When I was in college I participated in a study abroad program in England. We had classes, but no one cared for them much.
Our reason for going abroad was to experience something new. Day tripping was my favorite pastime. Each excursion was memorable for one reason or another, but the one I recall most often was to Somerset, where I climbed the famed Solsbury Hill from the Peter Gabriel song.
Not particularly tall, the hill is more like a giant mound—but no use splitting hairs. It was built as a lookout or battle station, or something medieval like that. As a radio listener, I knew it best as the place Peter Gabriel reportedly had a vision.
When my group arrived at Solsbury Hill, I asked some other students if they wanted to climb it with me because it was a famous place from a song. No one volunteered to trek it in the rain and cold, but after I climbed it, a young man who sort of admired me from afar went up as well, to see what he could see.
Alone, on top of Solsbury Hill, I waited for an eagle to soar above me, but the air was empty, save for low hanging clouds. I stood still, wanting a premonition, or an insight, or an answer, but there was only silence. Nothing. Within myself, I did experience something—a sense of well-being.
I was lonely, tired and homesick, but I was okay. I was standing atop Solsbury Hill, which may as well have been the top of the world. I was able to do something few others I knew could do, which was to pursue a dream, like finding the spot where Peter Gabriel discovered his spirit, and wrote a famous song.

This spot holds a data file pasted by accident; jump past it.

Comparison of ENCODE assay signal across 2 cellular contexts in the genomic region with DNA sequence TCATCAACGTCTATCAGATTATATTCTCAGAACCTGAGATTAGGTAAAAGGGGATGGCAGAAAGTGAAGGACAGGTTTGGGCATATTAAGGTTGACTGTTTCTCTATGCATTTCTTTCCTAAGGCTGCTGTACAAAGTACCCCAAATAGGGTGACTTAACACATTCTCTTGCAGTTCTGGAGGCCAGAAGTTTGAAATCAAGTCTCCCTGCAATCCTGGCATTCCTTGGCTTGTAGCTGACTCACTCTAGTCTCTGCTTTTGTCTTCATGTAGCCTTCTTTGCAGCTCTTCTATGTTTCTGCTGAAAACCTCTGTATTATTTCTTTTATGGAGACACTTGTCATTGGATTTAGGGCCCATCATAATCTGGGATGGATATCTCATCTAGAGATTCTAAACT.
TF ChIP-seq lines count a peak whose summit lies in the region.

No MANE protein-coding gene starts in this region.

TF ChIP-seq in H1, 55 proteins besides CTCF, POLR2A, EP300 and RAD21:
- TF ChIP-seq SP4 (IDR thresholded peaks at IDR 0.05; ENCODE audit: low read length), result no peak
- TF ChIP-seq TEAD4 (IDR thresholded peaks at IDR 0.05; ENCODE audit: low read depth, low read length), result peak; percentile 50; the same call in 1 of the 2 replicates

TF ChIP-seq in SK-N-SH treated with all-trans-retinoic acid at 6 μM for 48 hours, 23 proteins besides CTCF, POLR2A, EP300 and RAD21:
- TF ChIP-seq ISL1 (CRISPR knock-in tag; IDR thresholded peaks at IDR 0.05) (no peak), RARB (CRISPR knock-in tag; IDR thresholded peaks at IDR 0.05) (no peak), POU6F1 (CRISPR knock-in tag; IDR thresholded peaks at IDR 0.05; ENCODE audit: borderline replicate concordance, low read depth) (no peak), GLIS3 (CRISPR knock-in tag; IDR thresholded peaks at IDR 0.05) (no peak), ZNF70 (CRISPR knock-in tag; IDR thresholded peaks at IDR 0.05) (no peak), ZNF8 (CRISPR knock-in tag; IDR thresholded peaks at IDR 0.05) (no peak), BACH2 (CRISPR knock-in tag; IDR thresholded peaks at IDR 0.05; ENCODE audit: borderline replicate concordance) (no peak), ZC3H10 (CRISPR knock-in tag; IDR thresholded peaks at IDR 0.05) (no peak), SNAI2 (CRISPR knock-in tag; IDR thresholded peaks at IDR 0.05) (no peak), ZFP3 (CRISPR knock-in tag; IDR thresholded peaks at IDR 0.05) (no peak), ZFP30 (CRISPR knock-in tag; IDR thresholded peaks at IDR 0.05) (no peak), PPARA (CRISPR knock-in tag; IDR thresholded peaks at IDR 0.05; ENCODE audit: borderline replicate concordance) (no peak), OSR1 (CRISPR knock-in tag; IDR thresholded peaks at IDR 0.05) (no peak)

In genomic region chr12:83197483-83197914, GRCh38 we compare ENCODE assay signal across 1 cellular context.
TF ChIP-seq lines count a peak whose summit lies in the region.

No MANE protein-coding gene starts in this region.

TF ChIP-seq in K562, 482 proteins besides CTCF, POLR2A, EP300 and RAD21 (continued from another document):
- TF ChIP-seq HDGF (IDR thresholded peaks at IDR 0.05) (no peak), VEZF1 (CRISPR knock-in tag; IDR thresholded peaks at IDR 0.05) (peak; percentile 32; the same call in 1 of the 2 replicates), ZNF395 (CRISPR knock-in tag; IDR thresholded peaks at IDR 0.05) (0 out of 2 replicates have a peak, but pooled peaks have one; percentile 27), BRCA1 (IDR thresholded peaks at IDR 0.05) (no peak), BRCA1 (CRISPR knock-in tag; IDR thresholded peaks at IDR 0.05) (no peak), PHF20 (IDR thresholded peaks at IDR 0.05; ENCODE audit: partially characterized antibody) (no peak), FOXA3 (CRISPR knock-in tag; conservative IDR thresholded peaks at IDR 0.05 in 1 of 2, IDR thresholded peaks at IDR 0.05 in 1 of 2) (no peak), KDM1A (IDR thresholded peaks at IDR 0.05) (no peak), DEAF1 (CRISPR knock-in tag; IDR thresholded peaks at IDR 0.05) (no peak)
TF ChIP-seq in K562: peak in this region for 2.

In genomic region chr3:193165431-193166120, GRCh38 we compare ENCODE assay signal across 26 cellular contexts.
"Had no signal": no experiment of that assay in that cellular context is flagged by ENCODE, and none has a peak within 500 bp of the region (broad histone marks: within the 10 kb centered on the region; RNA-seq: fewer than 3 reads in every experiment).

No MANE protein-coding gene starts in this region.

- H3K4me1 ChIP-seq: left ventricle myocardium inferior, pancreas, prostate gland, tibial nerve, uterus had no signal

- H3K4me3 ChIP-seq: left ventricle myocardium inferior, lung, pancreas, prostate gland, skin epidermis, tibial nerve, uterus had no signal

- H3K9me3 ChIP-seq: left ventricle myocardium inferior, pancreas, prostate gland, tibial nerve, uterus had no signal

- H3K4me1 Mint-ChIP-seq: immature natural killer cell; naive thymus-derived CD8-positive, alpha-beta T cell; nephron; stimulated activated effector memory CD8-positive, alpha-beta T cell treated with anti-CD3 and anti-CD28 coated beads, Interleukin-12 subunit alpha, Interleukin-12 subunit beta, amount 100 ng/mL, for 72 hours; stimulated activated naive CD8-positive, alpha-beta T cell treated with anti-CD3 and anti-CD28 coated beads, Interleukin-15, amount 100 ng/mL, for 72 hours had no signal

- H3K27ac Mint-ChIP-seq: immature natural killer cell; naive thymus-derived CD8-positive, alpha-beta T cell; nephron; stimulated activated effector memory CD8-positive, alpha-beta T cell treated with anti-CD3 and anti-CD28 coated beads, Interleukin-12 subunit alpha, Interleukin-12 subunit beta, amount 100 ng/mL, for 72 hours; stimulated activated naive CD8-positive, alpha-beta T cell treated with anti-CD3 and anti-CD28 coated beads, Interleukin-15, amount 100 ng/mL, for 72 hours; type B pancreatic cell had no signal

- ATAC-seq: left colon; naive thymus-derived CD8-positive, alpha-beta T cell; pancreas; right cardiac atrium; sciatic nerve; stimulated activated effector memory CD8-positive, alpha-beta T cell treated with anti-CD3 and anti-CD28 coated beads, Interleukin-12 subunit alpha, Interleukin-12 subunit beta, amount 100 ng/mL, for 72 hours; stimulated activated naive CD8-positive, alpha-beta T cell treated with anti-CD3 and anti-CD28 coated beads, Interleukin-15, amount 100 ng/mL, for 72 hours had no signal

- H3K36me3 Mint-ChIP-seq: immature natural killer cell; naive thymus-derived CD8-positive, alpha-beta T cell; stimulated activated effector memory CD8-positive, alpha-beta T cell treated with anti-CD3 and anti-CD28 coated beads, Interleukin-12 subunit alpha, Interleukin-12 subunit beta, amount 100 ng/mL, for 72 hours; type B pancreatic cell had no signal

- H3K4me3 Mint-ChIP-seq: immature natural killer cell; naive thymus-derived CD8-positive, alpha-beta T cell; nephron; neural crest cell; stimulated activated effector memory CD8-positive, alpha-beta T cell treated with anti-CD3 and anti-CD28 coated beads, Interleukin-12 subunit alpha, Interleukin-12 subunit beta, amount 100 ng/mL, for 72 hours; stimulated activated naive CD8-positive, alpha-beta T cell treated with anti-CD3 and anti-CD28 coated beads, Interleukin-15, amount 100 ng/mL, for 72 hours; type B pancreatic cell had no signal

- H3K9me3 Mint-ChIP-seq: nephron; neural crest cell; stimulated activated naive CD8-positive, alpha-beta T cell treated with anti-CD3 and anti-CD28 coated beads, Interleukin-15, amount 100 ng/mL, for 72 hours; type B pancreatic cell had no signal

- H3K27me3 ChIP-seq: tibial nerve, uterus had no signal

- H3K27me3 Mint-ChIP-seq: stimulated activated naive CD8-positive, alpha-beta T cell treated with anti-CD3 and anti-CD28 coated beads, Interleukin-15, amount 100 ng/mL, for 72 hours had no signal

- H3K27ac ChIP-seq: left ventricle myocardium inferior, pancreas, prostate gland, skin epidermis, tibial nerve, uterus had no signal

Later, I traveled to Ireland, France and Scotland. I ate delicious food, drank my weight in Guinness and flirted endlessly with an older Irish divorcee who was younger than I am now. Abandoning my anxious ways, I tossed fate to the wind for a few months and found myself cradled in the bosom of the world. Outside of myself I was safe, I discovered.
The human experience wanted to be explored.
Lately, “Solsbury Hill” has been playing on the radio again. A few stations I listen to in Portland put it in their rotation. Listening closely, I can hear in it that moment of surrender I experienced that Mr. Gabriel must have experienced. I know I am home in this world, in myself, in manifestation.
I am here.
“Today I will show another me
Today I don’t need a replacement
I’ll tell them what the smile on my face meant
My heart going boom boom boom
‘Hey,’ I said ‘You can keep my things
They’ve come to take me home.'”
~ “Solsbury Hill,” by Peter Gabriel
Maureen Andrade is a writer and artist from Washington State. Her work is posted at www.thepoliticus.com, www.barackobama/wa.com, www.open.salon.com, and in various printed journals. Writing, painting, and teaching are some of her favorite past times, but being a mom is what Maureen loves best.
Assistant Ed: Jennifer Spesia